One of the hurdles that comes with transpiling SQL is that you often have to transpile things that go beyond plain SQL syntax, such as the actual... data themselves. 🤯

In the above example, the timestamp format used in BigQuery ('%Y-%m-%d') was the same in DuckDB and Presto, but different from the one used in Postgres! This means that transpiling this function requires also being able to convert between different date/time formats correctly.

This is another case where having a standardized representation is really useful. Instead of creating its own representation of date/time formats, SQLGlot parses them into Python's existing strftime components and then converts those to the target dialect at generation time. However, we won't go into details here - transpiling date/time formats deserves a post on its own.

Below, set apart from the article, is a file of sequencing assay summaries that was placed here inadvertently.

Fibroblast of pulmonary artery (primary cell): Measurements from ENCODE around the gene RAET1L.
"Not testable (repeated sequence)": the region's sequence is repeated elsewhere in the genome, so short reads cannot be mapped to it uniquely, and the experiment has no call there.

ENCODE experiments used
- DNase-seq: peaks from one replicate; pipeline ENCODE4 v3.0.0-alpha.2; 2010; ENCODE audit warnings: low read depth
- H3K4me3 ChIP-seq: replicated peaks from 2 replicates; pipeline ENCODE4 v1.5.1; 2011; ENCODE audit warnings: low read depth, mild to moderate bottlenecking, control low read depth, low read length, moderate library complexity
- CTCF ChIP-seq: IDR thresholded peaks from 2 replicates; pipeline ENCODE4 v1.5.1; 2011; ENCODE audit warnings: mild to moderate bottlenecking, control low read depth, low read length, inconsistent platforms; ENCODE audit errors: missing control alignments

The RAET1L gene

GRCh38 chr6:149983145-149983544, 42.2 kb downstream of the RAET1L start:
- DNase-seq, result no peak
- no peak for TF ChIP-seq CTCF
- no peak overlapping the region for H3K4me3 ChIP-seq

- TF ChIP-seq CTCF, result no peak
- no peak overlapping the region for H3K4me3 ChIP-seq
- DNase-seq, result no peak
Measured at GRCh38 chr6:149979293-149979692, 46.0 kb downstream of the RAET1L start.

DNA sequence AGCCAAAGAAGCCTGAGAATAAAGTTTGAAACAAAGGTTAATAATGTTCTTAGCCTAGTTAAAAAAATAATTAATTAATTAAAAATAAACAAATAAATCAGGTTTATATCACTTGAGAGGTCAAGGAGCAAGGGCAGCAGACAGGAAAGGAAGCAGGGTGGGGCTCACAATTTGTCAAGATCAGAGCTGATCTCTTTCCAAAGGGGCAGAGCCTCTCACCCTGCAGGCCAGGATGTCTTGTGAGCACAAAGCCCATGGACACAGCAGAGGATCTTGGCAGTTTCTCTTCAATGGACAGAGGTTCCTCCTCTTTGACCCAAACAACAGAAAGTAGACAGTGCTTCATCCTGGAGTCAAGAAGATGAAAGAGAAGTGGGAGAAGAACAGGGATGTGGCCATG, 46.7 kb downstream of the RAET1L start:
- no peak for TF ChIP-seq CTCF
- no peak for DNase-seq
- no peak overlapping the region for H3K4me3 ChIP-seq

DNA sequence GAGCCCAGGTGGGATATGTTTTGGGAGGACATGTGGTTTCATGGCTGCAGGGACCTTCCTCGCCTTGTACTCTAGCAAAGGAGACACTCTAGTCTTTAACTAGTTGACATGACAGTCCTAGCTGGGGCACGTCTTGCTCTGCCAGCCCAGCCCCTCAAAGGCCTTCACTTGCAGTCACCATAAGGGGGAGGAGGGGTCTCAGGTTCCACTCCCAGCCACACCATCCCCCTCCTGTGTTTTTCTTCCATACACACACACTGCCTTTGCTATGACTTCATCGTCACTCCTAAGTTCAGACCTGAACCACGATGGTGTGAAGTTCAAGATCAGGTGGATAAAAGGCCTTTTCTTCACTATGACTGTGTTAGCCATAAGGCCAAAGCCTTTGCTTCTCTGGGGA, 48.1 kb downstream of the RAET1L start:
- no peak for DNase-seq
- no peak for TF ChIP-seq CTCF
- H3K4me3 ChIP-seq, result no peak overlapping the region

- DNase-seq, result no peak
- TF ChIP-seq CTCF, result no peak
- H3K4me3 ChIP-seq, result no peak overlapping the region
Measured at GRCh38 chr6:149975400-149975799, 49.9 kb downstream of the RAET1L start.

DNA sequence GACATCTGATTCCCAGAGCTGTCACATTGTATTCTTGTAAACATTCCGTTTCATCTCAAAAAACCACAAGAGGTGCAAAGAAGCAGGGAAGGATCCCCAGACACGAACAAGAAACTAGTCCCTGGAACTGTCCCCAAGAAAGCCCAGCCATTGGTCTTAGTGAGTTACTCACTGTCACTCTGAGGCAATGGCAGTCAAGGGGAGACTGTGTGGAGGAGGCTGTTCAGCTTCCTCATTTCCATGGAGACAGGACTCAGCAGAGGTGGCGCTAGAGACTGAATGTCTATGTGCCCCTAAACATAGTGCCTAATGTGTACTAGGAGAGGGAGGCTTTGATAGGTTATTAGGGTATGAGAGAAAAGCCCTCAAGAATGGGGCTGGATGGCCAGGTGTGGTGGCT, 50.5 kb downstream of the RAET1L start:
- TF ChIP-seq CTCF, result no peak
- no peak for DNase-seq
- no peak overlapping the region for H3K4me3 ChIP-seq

A task that has proven to be quite difficult to transpile is extracting values from JSON, mainly because there are so many different ways to express the information to extract.

To demonstrate, consider the JSON document

'{"class": {"students": [{"name": "Jane"}, {"name": "John"}]}}'

that contains the names of two students in a class. This is how we could extract the name of the first student in the class in the following dialects:

Dialect Syntax
BigQuery json_extract(doc, '$.class.students[0].name')
ClickHouse JSONExtractString(doc, 'class', 'students', 1, 'name')
DuckDB doc -> '$.class.students[0].name'
Postgres doc::json -> 'class' -> 'students' -> 0 -> 'name'
Presto json_extract(doc, '$.class.students[0].name')
Redshift json_extract_path_text(doc, 'class', 'students', '0', 'name')